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Lueders v. Krug

Court of Appeals of Wisconsin, District II

June 5, 2019

Bill Lueders, Plaintiff-Respondent,
v.
Scott Krug, Defendant-Appellant.

          APPEAL from an order of the circuit court for Dane County No. 2016CV2189: RHONDA L. LANFORD, Judge.

          Before Reilly, P.J., Gundrum and Hagedorn, JJ.

          GUNDRUM, J.

         ¶1 Scott Krug appeals from an order granting mandamus relief to Bill Lueders and ordering Krug to produce "electronic copies" of records Lueders sought through an open records request. We affirm.

         Background

         ¶2 On June 21, 2016, Lueders e-mailed Krug a request to review, under Wisconsin's open records law,

any and all citizen correspondence, including phone records, sent and/or received by Representative Krug or his/her staff, beginning January 1 through and including April 8, 2016, related to the following search terms:
AB600/SB459; AB603/SB477; AB804/SB654; AB874/SB239; stewardship fund; DNR scientists; state parks; conservation staff; high capacity wells; groundwater; lakeshore dredging; navigable waters; wetlands; water rights.

         In response to this request, Krug's office made, as related to this case, paper printouts from responsive e-mails and arranged for Lueders to inspect and/or purchase copies of these printouts. On July 19, 2016, Lueders inspected the printouts and obtained copies of some of them. On July 21, 2016, Lueders e-mailed Krug requesting "to receive the records in electronic form." Lueders clarified he was requesting:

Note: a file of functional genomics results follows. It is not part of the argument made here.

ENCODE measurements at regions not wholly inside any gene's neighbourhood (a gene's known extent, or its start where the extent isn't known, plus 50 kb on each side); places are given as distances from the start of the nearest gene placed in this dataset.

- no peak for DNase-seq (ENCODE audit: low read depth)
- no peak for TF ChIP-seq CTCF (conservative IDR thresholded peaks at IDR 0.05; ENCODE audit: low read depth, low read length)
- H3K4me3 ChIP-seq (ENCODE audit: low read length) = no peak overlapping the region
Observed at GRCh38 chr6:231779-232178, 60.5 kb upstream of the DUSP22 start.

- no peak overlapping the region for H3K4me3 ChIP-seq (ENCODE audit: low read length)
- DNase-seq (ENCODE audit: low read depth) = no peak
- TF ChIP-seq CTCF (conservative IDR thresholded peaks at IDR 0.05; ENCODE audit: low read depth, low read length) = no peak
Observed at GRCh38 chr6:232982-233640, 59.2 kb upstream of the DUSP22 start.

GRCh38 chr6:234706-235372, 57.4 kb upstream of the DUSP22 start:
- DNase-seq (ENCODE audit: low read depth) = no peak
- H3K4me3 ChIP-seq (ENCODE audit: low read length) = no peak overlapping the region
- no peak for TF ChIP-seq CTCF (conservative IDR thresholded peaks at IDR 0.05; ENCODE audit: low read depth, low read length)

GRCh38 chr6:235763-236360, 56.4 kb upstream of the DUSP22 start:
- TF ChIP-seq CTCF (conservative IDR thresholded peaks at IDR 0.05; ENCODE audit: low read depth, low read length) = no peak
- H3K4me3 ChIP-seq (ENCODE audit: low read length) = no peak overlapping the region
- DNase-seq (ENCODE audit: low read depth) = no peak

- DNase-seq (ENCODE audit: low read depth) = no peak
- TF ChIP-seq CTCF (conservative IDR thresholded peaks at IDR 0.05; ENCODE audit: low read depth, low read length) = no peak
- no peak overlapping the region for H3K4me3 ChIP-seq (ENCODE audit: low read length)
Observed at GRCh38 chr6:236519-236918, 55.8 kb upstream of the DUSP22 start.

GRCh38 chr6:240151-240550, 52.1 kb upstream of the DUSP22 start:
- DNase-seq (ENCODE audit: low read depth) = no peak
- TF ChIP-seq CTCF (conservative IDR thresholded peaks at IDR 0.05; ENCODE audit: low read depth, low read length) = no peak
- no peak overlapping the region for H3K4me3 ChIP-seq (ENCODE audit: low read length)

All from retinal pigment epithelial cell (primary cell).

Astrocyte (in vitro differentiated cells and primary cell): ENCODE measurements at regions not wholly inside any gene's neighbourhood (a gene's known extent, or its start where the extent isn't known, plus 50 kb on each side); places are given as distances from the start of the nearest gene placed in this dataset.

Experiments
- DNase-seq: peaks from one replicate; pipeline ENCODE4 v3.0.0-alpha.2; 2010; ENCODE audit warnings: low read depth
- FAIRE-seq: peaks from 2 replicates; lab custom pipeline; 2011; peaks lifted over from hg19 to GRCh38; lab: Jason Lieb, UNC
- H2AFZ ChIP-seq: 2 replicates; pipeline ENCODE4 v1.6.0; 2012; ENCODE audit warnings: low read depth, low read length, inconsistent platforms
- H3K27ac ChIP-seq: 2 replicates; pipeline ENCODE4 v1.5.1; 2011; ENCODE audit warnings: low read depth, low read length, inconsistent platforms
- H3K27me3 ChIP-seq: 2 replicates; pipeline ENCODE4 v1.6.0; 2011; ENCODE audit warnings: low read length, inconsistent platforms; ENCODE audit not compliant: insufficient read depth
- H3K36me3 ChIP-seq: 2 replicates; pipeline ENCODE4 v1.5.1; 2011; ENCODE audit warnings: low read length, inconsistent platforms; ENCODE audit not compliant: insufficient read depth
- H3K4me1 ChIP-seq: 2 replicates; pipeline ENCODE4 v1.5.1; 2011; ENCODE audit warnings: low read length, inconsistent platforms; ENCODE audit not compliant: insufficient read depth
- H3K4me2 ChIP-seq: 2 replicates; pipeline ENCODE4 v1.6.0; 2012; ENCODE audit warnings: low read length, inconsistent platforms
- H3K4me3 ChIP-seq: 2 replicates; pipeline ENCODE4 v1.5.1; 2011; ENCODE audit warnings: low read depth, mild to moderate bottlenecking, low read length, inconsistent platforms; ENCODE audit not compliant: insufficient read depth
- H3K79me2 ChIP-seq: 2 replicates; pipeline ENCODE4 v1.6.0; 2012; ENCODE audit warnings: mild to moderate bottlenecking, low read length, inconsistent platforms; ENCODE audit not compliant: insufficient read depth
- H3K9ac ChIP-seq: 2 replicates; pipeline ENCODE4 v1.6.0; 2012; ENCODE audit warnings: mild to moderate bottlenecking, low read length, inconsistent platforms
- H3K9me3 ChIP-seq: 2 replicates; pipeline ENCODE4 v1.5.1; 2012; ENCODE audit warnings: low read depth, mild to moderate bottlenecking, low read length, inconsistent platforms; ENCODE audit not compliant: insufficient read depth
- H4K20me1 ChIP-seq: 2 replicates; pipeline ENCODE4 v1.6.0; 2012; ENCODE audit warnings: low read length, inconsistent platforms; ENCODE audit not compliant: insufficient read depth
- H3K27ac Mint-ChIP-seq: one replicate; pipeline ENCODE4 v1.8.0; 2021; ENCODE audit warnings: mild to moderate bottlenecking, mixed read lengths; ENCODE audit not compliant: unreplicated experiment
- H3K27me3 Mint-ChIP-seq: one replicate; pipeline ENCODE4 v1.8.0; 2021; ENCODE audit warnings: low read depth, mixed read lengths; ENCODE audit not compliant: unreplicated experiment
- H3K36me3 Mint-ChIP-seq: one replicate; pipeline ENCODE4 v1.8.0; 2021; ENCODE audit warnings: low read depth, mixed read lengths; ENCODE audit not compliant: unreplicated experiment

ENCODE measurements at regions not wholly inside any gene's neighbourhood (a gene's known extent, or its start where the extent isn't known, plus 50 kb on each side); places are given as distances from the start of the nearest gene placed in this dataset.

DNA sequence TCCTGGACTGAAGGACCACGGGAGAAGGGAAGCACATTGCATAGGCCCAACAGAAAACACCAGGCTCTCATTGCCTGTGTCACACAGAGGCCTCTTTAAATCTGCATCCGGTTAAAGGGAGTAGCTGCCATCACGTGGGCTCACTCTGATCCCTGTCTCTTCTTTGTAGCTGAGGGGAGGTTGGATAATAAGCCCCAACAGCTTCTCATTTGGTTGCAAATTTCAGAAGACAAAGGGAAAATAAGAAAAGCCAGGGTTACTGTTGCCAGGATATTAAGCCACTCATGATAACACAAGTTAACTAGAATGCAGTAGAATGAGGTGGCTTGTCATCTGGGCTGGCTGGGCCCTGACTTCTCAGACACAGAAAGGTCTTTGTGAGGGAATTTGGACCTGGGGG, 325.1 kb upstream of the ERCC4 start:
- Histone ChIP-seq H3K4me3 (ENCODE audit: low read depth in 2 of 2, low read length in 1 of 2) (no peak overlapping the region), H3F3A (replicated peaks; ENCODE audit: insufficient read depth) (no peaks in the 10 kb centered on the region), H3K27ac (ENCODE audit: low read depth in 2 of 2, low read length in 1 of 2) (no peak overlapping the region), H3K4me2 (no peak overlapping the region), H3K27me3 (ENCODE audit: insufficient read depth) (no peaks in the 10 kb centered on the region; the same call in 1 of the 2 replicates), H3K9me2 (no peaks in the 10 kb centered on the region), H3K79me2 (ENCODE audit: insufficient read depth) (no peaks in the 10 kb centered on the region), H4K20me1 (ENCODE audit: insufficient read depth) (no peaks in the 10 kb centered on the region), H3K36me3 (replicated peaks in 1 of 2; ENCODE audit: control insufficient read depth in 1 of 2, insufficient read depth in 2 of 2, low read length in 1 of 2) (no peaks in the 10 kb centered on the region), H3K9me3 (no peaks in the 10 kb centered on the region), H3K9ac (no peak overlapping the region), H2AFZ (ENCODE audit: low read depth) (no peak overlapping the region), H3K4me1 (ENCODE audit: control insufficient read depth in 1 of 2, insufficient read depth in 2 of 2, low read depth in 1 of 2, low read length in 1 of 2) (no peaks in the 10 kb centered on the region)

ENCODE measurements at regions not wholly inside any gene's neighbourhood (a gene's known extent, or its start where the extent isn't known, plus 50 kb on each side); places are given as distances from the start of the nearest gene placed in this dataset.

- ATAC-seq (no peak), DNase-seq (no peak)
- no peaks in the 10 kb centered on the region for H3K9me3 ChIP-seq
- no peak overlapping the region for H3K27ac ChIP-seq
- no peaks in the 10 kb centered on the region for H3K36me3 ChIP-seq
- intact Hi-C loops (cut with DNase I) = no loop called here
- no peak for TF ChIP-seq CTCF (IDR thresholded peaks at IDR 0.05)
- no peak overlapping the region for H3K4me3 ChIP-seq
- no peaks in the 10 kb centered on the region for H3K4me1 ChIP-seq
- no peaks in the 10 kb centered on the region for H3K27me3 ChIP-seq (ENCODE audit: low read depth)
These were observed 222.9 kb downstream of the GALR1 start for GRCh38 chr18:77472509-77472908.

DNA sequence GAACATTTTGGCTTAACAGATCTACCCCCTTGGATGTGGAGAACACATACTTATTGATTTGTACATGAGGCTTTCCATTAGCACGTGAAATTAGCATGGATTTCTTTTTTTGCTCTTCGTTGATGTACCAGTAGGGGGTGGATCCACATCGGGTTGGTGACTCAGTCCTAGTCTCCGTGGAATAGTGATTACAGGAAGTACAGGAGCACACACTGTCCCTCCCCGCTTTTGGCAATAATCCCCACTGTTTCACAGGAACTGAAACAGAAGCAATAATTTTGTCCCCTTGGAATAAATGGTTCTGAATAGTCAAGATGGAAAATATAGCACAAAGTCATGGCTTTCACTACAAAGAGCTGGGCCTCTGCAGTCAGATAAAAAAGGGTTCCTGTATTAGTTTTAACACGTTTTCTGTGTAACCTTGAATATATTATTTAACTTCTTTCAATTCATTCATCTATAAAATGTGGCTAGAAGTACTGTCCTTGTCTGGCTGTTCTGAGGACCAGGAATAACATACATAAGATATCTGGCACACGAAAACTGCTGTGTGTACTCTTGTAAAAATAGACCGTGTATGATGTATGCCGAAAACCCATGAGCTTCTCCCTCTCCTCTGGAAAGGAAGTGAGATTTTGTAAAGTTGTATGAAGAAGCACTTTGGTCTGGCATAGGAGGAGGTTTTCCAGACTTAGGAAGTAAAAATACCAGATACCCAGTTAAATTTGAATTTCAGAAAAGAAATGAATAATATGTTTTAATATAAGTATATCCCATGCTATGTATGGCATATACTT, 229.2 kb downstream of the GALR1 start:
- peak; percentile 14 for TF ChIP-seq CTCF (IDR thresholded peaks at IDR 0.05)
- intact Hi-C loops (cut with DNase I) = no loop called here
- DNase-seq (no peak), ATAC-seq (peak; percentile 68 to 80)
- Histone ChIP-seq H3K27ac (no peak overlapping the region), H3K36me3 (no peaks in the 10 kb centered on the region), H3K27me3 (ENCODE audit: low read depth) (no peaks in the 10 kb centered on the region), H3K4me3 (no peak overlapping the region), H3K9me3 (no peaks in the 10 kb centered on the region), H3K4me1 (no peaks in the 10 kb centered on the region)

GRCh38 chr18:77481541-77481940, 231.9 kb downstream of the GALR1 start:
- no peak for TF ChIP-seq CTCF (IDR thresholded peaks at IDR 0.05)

access to all emails received by your office is [sic] response to proposed changes to the state's water laws, from Jan. 1, 2016 to Feb. 29, 2016. This request is not for printed copies of these records; it is for the records in electronic form, as an email folder, or on a flash drive or CD.

         ¶3 Citing Wis.Stat. § 19.35(1)(b) (2017-18), [1] Krug declined to provide Lueders with a copy of the e-mails in electronic form. That statutory provision states:

Except as otherwise provided by law, any requester has a right to inspect a record and to make or receive a copy of a record. If a requester appears personally to request a copy of a record that permits copying, the authority having custody of the record may, at its option, permit the requester to copy the record or provide the requester with a copy substantially as readable as the original.

Id. (emphasis added). Krug expressed to Lueders that the paper printouts he had previously provided for Lueders' inspection and copying satisfied the requirements of the open records law because they were "substantially as readable" as the e-mails themselves.

         ¶4 Lueders subsequently filed this mandamus action seeking an order directing Krug to provide him with an "electronic, native copy of the requested records." Both parties moved for summary judgment and agreed at a hearing on the motion that no material facts were in dispute. The circuit ...


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